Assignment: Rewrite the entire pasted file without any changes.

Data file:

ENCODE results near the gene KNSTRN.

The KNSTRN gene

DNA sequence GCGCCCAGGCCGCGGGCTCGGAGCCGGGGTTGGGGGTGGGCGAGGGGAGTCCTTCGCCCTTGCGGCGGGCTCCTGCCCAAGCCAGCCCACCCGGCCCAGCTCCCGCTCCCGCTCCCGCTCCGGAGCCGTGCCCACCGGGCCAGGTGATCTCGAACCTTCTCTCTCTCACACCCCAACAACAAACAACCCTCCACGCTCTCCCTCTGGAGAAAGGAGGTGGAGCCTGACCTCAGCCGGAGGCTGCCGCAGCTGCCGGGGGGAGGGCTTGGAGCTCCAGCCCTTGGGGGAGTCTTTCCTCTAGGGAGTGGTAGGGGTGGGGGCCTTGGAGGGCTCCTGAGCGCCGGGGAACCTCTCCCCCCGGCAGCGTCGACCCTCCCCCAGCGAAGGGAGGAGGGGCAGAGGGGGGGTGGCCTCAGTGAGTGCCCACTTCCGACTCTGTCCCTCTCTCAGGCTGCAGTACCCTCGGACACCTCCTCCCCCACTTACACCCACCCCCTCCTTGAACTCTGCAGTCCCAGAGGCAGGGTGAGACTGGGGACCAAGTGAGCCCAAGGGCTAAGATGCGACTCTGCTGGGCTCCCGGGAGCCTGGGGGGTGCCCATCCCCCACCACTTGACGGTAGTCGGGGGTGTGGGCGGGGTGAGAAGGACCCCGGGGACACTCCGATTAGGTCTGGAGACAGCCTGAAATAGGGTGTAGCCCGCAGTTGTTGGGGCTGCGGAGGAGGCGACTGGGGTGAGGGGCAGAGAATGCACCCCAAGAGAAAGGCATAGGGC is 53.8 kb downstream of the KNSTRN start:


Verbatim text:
ENCODE results near the gene KNSTRN.

The KNSTRN gene

DNA sequence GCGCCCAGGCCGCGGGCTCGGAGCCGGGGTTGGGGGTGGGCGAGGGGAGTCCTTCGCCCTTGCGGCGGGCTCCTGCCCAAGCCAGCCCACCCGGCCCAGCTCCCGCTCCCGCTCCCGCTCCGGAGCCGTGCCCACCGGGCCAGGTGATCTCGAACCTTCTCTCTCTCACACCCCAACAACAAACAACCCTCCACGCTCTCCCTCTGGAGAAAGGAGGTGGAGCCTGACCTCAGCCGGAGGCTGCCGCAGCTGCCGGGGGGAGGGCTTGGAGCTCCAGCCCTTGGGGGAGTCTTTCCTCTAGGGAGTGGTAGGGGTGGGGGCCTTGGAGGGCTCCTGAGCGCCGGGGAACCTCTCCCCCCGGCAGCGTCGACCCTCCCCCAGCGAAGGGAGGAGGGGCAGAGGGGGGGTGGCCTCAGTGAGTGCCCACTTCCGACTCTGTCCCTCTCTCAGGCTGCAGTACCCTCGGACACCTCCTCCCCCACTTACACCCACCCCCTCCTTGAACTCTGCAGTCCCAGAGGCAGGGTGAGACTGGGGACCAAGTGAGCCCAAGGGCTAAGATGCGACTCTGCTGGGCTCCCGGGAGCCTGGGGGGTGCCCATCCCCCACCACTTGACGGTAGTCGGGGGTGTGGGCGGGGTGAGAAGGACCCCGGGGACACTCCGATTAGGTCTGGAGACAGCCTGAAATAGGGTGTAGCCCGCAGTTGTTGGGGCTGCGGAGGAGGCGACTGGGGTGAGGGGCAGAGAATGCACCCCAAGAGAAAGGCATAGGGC is 53.8 kb downstream of the KNSTRN start: